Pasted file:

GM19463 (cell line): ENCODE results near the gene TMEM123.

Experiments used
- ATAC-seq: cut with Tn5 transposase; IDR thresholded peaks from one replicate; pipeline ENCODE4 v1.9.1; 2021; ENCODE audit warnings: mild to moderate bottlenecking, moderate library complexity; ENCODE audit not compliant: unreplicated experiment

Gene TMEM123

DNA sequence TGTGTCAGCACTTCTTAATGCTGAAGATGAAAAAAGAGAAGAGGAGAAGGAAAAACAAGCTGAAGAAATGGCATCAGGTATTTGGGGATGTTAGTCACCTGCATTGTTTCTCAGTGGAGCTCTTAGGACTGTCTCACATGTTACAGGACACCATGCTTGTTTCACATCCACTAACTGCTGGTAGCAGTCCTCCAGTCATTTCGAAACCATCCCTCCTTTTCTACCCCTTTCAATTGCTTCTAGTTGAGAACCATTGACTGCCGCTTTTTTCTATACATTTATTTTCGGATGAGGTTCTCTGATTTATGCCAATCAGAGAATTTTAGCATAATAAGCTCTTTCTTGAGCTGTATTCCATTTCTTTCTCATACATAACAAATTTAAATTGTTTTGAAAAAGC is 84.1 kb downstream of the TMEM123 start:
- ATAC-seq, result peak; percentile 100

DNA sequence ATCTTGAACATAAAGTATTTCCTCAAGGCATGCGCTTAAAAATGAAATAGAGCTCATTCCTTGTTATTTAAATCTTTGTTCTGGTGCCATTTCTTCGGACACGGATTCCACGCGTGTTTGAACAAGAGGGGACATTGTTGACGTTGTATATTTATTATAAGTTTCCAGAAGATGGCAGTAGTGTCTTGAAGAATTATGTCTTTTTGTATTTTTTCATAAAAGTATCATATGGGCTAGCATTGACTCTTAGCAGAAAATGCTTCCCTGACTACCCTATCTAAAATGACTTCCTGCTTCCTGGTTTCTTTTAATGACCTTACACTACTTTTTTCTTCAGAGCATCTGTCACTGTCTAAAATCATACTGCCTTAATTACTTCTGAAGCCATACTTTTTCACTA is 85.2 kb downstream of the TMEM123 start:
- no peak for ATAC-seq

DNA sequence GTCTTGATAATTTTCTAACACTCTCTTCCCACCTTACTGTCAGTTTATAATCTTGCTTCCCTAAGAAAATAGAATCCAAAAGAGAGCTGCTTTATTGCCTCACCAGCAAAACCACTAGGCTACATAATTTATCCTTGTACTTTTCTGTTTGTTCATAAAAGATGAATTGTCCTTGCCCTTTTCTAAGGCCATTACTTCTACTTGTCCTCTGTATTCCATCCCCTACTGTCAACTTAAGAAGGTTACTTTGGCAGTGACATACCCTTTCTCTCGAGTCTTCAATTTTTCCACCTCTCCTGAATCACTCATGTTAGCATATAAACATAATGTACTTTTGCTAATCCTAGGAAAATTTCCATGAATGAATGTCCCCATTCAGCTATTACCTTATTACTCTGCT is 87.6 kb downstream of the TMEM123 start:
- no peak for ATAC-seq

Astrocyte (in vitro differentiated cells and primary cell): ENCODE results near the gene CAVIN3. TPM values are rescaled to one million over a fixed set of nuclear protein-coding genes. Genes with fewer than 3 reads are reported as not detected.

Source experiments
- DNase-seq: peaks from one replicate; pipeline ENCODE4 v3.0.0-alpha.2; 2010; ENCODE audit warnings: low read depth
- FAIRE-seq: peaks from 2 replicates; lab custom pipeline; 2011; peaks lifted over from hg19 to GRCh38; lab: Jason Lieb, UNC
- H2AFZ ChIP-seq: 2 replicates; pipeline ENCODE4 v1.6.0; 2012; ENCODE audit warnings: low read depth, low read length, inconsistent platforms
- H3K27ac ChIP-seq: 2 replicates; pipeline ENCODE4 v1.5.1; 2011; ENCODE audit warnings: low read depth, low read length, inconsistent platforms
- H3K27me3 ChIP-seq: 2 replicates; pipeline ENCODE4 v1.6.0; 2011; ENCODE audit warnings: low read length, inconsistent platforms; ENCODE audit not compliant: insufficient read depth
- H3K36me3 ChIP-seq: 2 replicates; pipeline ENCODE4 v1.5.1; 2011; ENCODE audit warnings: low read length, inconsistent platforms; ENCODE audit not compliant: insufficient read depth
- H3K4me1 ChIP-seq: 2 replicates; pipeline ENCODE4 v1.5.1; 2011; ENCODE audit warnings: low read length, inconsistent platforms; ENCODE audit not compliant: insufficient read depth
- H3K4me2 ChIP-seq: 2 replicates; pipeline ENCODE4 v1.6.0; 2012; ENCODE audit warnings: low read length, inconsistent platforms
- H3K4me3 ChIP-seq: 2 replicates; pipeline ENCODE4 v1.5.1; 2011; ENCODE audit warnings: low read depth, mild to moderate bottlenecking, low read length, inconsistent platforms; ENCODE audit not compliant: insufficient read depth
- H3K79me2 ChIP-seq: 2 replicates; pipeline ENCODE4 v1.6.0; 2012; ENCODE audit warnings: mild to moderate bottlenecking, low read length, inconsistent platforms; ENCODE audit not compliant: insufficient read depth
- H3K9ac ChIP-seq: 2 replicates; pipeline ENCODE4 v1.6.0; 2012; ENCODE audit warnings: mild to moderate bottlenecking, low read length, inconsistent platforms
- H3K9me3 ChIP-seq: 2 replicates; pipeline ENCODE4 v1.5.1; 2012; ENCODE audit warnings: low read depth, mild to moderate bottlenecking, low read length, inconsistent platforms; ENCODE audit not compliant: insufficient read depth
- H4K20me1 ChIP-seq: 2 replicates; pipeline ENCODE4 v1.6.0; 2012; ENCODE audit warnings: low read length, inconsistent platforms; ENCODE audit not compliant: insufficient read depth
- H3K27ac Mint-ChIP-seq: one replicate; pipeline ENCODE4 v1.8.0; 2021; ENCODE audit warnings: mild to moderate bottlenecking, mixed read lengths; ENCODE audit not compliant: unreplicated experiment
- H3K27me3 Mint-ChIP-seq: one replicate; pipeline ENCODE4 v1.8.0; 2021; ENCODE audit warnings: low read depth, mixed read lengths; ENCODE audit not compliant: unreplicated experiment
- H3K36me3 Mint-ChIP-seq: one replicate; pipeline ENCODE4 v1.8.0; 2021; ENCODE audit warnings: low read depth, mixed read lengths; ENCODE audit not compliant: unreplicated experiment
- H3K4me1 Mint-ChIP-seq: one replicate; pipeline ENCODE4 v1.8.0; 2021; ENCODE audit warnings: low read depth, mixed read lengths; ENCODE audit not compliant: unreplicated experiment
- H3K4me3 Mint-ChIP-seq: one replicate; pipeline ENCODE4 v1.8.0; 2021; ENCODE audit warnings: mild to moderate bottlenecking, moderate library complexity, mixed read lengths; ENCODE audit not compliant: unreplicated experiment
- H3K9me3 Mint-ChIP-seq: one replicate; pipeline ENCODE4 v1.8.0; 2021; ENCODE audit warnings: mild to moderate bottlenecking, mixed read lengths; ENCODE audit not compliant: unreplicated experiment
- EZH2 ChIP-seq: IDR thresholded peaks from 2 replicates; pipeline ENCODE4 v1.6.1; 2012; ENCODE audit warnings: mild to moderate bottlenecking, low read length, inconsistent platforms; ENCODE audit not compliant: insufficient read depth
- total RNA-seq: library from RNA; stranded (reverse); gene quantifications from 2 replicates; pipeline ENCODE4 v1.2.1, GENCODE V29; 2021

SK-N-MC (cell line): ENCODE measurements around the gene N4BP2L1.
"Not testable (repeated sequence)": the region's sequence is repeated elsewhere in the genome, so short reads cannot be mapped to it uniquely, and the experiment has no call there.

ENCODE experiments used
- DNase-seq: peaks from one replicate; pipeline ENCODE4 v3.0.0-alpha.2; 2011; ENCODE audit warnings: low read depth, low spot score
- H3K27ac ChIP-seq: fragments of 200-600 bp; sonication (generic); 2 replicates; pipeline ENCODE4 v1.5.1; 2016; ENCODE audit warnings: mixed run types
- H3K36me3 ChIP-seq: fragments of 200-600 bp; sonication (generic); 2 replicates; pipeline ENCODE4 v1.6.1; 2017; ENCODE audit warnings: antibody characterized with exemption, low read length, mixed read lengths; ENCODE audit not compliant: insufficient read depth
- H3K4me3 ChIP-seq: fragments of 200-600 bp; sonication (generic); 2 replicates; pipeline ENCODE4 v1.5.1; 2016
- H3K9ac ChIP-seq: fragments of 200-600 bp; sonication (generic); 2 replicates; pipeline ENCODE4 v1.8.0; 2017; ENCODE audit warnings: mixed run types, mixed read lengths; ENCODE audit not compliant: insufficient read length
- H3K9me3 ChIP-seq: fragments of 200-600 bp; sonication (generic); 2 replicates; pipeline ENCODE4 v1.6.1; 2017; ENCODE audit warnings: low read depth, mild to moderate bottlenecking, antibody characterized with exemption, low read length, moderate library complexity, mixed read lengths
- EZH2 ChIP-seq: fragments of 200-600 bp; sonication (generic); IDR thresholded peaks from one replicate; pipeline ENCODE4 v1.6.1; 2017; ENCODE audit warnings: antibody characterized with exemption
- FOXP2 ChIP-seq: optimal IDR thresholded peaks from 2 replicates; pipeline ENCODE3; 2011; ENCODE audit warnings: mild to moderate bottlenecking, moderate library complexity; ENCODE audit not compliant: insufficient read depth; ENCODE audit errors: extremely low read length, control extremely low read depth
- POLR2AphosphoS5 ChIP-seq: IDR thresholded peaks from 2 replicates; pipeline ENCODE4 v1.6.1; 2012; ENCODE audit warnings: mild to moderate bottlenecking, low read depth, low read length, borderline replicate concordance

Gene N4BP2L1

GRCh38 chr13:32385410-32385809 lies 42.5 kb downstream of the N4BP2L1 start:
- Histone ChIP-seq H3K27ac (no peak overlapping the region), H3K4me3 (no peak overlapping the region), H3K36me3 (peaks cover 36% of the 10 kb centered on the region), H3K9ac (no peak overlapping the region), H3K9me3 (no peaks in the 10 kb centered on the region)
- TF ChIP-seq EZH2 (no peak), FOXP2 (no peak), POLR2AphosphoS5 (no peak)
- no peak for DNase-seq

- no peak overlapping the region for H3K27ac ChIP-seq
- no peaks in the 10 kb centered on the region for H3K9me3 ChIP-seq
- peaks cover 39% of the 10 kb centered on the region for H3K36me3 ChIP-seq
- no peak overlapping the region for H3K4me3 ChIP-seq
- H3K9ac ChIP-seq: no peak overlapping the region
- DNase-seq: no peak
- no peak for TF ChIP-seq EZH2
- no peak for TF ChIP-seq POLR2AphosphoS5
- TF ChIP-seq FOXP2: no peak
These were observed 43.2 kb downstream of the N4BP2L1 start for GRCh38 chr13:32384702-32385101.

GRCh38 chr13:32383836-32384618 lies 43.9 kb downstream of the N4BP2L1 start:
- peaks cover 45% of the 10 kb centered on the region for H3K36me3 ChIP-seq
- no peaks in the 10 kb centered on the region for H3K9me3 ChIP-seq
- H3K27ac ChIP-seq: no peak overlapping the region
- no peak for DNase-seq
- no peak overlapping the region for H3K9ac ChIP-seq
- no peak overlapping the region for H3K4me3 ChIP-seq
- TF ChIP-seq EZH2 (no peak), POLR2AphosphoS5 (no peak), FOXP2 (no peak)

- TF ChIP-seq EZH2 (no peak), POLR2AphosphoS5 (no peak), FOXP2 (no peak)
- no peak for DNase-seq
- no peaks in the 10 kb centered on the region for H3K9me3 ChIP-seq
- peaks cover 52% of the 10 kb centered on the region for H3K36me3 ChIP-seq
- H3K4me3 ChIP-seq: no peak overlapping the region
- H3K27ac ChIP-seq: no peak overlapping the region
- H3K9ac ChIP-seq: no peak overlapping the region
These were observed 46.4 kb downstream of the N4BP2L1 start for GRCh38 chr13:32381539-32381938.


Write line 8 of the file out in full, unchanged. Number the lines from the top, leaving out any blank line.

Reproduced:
- no peak for ATAC-seq